There's nothing remarkable about it. All one has to do is hit the right keys at the right time and the instrument plays itself.
-- Johann Sebastian Bach

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Re: The saxophone for shear, shear enjoyment!

Post by Lance » Fri Aug 18, 2017 11:54 pm

Hmm, well John, I never took the saxophone too seriously in classical music, , however, Sax lived in a time when his instrument could create stylistic playing like Paganini or Liszt. Again, I must say, this is an hugely entertaining and ear brightener. I even had to play some of the selections two or three times in sequence!
jbuck919 wrote:
Fri Aug 18, 2017 11:46 pm
Oh gosh, here we go again. The sax was my father's main instrument, but all I can say about it is that I hope that Adolph Sax is in the appropriate circle of hell to have to listen to it for eternity.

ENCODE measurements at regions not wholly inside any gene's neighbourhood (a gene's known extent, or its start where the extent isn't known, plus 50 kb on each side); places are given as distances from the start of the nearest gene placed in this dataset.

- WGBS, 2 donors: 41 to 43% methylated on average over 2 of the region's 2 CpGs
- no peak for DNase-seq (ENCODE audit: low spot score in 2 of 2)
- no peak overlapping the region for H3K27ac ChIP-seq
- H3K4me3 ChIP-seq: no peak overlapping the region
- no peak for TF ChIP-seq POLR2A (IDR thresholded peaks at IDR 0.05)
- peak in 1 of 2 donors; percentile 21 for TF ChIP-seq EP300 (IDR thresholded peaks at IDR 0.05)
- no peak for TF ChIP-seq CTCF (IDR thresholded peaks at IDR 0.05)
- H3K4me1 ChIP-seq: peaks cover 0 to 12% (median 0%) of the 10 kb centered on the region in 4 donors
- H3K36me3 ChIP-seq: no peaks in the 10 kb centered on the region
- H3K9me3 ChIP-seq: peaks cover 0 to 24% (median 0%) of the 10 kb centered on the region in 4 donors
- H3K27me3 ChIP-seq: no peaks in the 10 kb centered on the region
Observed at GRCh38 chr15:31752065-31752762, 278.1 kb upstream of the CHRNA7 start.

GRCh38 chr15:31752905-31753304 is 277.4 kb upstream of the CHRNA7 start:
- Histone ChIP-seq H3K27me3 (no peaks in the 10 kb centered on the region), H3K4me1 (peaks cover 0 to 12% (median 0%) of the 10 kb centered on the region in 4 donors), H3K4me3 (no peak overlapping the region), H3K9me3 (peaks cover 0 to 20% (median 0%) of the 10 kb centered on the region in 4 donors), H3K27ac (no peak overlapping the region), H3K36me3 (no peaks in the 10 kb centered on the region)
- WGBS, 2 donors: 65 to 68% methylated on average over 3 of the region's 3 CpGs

Lance G. Hill
Editor-in-Chief
______________________________________________________

When she started to play, Mr. Steinway came down and personally
rubbed his name off the piano. [Speaking about pianist &*$#@+#]

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John F
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Re: The saxophone for shear, shear enjoyment!

Post by John F » Sat Aug 19, 2017 12:35 am

jbuck919 wrote:
Fri Aug 18, 2017 11:46 pm
The sax was my father's main instrument, but all I can say about it is that I hope that Adolph Sax is in the appropriate circle of hell to have to listen to it for eternity.
I'm with you. It's not just that the classical repertoire for saxophone is so sparse and musically unimportant. To my ears, the instrument's sound per se is irredeemably vulgar, the lower the pitch the more lowdown the effect - not because of the jazz association, I've nothing against the vibrophone, but intrinsically. The only thing worse than a solo sax is a quartet of the beasts. If it weren't for commissions from saxophonists like Sigurd Rascher and Elise Hall, few reputable composers would write solo pieces for it at all.